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Rennes, Brittany, France, Monday 17th June 1940. Luftwaffe attack on trains.

by sgt_george

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02 February 2005


This three chaptered series of contributions is dedicated in remembrance of the more than 800 recorded British and French, both military and civilians, who died following a Luftwaffe bombing attack on the railway complex at Rennes in Brittany, France on Monday 17th June 1940.
It is particularly dedicated in remembrance of Serjeant George Fitzpatrick (1866342) of Royal Engineers who died aged thirty together with more than 170 British servicemen in the same bombing attack. Serjeant George was my grand uncle but he died long before I was born.
The contributions are based on commemorative local newspaper articles, translated from French, published on the 20th anniversary, in 1960, of the attack.
The British casualties rest in the CWGC section of Rennes Eastern Communal Cemetery. The CWGC records show 108 identified and buried casualties, killed in the bombing attack or died soon afterwards.
The regiments mentioned in these records include Royal Engineers, Pioneer Corps, Durham Light Infantry, Service Corps, Ordnance Corps, RAF, York and Lancs, Queen’s Own Royal West Kent, South Staffs, North Staffs, Manchester, Royal Northumberland Fusiliers and Royal Artillery but the majority of casualties appear to be Royal Engineers from various units.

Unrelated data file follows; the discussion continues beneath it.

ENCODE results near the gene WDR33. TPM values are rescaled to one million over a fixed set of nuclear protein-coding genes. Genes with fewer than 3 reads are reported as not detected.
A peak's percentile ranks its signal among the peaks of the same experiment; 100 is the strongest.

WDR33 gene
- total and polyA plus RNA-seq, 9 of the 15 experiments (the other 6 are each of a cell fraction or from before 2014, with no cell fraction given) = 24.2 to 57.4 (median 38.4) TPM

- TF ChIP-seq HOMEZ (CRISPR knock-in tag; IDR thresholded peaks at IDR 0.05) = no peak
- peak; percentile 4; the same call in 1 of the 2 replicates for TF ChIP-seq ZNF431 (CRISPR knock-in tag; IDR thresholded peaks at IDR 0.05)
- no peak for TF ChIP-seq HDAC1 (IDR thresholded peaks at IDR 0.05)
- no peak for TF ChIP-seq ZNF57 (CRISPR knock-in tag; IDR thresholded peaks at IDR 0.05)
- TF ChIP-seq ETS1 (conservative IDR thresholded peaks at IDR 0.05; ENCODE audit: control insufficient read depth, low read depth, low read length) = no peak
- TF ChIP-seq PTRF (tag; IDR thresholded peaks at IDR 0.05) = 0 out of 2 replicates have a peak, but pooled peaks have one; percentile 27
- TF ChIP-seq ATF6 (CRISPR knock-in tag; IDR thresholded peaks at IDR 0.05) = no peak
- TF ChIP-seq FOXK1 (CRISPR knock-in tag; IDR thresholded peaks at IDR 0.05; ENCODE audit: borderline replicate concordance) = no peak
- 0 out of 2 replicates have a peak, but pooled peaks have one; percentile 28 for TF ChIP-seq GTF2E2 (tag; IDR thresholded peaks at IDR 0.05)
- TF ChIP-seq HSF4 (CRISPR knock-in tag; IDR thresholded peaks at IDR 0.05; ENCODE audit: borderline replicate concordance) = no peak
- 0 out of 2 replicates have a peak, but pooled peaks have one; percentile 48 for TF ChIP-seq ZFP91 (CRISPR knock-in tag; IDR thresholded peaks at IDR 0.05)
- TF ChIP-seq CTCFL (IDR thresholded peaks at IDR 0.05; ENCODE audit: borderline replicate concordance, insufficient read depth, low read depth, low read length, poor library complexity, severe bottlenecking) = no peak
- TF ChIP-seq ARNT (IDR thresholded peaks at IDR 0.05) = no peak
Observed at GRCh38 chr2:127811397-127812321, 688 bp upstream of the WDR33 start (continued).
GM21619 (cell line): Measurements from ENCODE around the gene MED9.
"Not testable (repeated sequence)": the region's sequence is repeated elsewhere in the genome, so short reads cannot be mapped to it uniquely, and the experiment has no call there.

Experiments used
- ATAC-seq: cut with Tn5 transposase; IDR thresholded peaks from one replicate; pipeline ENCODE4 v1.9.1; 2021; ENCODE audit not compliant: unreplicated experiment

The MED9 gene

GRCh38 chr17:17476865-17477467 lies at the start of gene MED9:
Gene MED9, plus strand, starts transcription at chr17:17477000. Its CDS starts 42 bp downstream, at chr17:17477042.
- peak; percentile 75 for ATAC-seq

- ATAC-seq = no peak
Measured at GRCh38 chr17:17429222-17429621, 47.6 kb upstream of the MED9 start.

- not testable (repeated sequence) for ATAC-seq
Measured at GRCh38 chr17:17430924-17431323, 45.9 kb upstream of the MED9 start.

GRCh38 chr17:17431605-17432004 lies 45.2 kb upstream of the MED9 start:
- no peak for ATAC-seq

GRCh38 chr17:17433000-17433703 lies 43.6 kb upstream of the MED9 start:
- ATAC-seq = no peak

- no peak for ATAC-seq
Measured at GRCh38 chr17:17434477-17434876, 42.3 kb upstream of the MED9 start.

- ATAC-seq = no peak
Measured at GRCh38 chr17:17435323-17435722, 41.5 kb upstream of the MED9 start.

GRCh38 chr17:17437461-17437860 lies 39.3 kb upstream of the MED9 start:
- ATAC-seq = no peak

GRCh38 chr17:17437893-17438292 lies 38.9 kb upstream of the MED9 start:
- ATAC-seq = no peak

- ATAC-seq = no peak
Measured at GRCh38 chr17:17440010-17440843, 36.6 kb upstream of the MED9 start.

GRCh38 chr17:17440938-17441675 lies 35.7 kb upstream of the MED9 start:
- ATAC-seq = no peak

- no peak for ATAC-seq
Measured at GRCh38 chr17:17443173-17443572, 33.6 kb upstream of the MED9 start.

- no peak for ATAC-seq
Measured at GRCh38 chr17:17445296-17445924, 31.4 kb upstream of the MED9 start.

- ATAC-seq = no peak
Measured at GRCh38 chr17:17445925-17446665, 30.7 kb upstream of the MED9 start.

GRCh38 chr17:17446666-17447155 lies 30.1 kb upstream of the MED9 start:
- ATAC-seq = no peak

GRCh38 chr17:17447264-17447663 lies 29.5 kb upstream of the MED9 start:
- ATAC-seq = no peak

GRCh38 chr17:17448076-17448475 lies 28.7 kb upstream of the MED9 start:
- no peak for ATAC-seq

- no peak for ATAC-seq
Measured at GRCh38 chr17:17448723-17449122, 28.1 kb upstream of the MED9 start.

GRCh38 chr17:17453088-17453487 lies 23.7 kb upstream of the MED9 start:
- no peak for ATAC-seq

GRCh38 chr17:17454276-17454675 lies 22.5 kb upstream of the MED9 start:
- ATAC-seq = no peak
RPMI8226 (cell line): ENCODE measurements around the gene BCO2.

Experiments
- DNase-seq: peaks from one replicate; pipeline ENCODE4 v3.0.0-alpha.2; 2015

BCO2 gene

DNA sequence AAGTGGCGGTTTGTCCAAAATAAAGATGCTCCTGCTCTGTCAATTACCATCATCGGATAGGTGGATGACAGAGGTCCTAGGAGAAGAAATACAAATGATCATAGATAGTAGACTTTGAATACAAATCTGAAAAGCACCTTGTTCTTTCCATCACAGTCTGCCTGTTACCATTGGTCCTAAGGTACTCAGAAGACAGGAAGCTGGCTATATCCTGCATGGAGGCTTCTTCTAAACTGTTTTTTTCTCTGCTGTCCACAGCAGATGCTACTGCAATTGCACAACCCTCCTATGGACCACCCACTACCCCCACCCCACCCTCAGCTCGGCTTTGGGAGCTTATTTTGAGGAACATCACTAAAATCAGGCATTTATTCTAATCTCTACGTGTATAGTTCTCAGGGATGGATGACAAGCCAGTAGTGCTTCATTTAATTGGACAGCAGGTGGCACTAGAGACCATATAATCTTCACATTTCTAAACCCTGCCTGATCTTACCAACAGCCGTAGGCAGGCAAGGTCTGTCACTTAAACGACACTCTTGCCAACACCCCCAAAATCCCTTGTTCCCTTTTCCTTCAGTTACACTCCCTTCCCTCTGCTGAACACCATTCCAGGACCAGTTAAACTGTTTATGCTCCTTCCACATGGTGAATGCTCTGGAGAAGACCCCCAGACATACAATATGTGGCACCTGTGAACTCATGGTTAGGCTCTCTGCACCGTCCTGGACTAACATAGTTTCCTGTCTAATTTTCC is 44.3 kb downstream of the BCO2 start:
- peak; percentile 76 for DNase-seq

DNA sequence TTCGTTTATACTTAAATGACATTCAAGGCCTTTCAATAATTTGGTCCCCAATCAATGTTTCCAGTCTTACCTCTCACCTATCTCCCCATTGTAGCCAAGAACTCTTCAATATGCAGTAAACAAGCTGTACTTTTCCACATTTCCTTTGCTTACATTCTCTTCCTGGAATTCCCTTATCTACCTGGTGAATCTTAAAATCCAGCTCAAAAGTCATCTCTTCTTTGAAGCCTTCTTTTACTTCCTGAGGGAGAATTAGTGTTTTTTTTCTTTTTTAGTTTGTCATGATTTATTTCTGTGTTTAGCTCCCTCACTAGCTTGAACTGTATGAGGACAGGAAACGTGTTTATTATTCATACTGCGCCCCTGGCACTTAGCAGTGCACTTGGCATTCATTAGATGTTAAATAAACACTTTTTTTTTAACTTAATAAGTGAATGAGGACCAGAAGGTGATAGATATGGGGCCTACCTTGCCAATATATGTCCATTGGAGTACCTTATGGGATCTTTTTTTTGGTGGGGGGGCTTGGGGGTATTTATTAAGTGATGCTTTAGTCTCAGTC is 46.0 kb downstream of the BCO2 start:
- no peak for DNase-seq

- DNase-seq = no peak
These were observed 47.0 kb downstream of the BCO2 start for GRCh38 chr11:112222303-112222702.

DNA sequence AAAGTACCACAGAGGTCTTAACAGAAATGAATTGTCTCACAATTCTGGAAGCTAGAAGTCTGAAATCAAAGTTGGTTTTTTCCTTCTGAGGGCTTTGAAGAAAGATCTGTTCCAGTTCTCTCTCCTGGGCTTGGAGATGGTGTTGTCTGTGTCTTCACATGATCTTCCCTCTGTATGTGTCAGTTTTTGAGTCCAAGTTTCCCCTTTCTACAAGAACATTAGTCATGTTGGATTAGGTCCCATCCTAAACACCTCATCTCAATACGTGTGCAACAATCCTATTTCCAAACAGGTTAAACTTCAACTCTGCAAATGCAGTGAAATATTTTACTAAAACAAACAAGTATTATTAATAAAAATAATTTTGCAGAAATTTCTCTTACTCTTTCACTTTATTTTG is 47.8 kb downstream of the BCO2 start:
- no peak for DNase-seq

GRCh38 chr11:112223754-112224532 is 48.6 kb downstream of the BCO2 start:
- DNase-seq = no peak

There are a number of references in the newspaper articles to a majority of Indian troops among the British dead. However there is no mention of them in the CWGC records. It is not known if this an error or were they perhaps cremated in accordance with Hindu religion and culture? If the answer is yes, then the tally of the dead must be substantially revised upwards.

The text of these contributions has been translated from French, as appeared in a special commemorative edition, vingt ans aprés, of the local Brittany newspaper, Ouest France, published in Rennes on 17th June 1960. The articles published on that day were variously written by Jacques Bree and Pierre Cressard with photographs of the aftermath by Georges Bourgess. These articles are based on source material by M. le professeur Marquis, M. François Château, a former mayor of Rennes, Colonel Dubois, former fire chief, Captain Labastard, Abbot Christian Huet and Mme. Ladam who wrote a journal of the German occupation of Rennes. The memoirs of General de Gaulle are also referred to in these newspaper articles.

CHAPTER 1: Rennes 17th June 1940.

CHAPTER 2: Rennes 17th June 1940, Twenty Years After.

CHAPTER 3: Rennes 18th June 1940.

David Grundy.
30th January 2005.

Chapter 1 RENNES: The 17th JUNE 1940
The 17th June 1940, when there was no longer talk about 'Réduit Breton' (*1), the first German bombardment in the west left more than 800 dead at Rennes railway station. This spread terror among the civilian population. Two hours earlier Marshal Pétain broadcast this message on the radio; ‘Frenchmen we must cease fighting.’ The roads to Brittany were then open to the army of the 3rd Reich. For the twentieth anniversary of that sorrowful day, Pierre Cressard relates the catastrophic events of the day in the following article.

The battle continued on the invasion front and particularly along the course of the river Loire. There was fierce fighting throughout Orléans and in the region of Charité-sur-Loire, where the enemy that had managed to cross the Loire was contained behind the lateral canal.
The British Expeditionary Force together with the French Army were fiercely resisting the German invaders from the west of Basse Loire to the east of Chartres, in the region of Laigle, La Ferté Vidame and Châteaudun and were mounting a number of counter attacks.